Data is the currency of today's enterprises. Although loss of data access can often cost in the millions of dollars each time a company's systems are down, losing sensitive data to an attacker or losing business to a competitor can be catastrophic. That's why enterprise networks go to great lengths to ensure data security for their mission-critical information—especially for data on disks. Data centers typically maintain secure physical access to safeguard corporate information from outside penetration. In addition, conventional Direct Attached Storage (DAS) provides inherent security because parallel cabling binds storage arrays directly to servers. The introduction of Storage Area Networks (SANs), however, has changed this view of secure data storage. SANs provide networking between servers and storage to solve availability and storage-consolidation problems, but peer-to-peer networking technology has the potential for unsecured access.

Consequently, running storage data over SANs invariably raises the concern about security. First-generation fibre channel SANs have relied on the implicit security that data-center environments provide. When multiple departments share SAN resources, however, physical isolation of the SAN might not be sufficient. For instance, the human resources HR department and engineering might share a fibre channel fabric switch, with each department maintaining its own storage resources. To keep HR information private, it's logical to separate the SAN. In fibre channel fabric switches, zoning provides this function. Zoning can divide a single physical SAN into logical storage-access groups. In this example, HR would reside in one zone and engineering in another. The fibre channel fabric switches enforce separation of data traffic so that only zoned participants can communicate with their designated resources. Overlapping zones can group authorized resources for specific functions. Although HR and engineering servers are separate zones, a third access group can zone both departments to a common tape-backup subsystem.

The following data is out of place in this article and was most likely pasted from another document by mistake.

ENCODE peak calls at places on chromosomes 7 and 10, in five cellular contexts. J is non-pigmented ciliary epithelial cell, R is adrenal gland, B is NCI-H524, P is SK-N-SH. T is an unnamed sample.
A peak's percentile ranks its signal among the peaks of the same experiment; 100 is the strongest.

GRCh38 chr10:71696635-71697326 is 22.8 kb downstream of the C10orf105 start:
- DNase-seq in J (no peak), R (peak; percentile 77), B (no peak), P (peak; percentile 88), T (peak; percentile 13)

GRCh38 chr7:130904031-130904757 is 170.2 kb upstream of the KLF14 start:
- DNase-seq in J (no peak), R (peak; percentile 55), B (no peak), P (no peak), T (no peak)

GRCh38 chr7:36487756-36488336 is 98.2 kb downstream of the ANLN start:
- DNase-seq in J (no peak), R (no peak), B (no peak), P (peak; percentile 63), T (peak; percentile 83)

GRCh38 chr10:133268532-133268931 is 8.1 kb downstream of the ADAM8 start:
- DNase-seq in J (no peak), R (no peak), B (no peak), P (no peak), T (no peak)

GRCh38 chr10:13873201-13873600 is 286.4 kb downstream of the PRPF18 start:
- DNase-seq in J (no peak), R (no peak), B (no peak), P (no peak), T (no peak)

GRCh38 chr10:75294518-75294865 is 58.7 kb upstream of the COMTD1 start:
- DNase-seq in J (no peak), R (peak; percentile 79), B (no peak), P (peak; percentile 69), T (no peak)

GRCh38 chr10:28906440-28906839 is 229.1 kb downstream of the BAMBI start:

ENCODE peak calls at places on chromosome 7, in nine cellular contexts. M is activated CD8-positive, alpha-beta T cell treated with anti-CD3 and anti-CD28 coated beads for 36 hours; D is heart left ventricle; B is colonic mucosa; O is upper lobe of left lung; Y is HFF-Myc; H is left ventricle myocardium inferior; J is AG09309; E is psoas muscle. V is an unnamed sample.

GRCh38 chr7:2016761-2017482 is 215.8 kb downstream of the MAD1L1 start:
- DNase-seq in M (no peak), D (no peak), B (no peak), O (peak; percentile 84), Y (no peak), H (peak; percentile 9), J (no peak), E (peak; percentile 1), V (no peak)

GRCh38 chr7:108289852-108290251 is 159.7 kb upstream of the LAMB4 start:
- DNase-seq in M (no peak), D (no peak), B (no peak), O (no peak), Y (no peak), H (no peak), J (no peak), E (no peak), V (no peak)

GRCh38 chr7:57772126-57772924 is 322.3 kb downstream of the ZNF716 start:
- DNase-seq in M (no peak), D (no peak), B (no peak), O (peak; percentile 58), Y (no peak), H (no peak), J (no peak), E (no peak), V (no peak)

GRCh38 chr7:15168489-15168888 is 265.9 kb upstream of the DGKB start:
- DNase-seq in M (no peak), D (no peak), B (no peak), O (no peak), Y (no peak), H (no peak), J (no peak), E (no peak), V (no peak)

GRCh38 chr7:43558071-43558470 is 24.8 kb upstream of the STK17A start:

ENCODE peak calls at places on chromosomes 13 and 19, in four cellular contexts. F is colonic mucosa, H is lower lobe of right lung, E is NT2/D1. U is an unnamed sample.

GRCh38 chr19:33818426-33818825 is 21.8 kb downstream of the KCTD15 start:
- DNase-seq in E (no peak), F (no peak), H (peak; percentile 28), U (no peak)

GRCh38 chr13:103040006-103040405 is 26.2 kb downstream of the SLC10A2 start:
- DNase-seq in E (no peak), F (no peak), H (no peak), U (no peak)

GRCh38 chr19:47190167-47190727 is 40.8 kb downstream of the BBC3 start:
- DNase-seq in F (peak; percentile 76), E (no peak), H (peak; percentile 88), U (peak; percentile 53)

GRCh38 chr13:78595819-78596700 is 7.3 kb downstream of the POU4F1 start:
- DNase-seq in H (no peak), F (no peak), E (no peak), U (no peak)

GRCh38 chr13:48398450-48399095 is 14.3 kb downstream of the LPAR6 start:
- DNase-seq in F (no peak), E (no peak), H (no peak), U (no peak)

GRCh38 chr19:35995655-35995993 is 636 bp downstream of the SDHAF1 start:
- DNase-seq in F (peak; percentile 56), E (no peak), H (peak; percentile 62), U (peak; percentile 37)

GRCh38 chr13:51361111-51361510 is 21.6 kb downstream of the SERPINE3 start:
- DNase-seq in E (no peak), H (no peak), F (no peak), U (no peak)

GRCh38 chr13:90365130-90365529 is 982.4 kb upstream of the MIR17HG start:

Still, zoning doesn't address the security of data in transit over a link. Even with zoning, someone can sniff the link with an analyzer and capture data. This vulnerability is especially evident when storage data runs over longer, unsecured distances, such as a metropolitan link that a carrier provides. Native fibre channel and fibre channel extension using Dense Wavelength Division Multiplexing (DWDM) lack an integrated security option. Until recently, there hasn't been any means to encrypt the storage data before it leaves the premises.

Ironically, enhanced capabilities that a competing technology (IP SANs) introduces can resolve data security for fibre channel SANs. IP-based storage networking can leverage well-established security mechanisms such as IP Security (IPSec) to provide sophisticated data encryption for storage traffic. Newly introduced IP storage switches enable fibre channel hosts and storage devices to connect to Gigabit Ethernet switches and IP routers. Although some IP routers offer integrated IPSec capability, third-party encryption devices also provide security across untrusted links. These products use the Data Encryption Standard (DES) or the more rigorous Triple DES (3DES) algorithm to thoroughly encrypt sensitive data. Some products also provide gigabit interfaces for optimum throughput. By integrating fibre channel storage and servers with IP infrastructures, network administrators can ensure the security of storage data for any network segments that might be vulnerable to penetration.

Security for SANs is gaining increasing attention as enterprise networks expand their disaster-recovery and remote-backup strategies. In addition, SAN-based storage is gradually displacing DAS over time, thus widening the scope of security concerns. The introduction of IP-storage networking alleviates those concerns by bringing enhanced security features to traditional fibre channel SAN technology.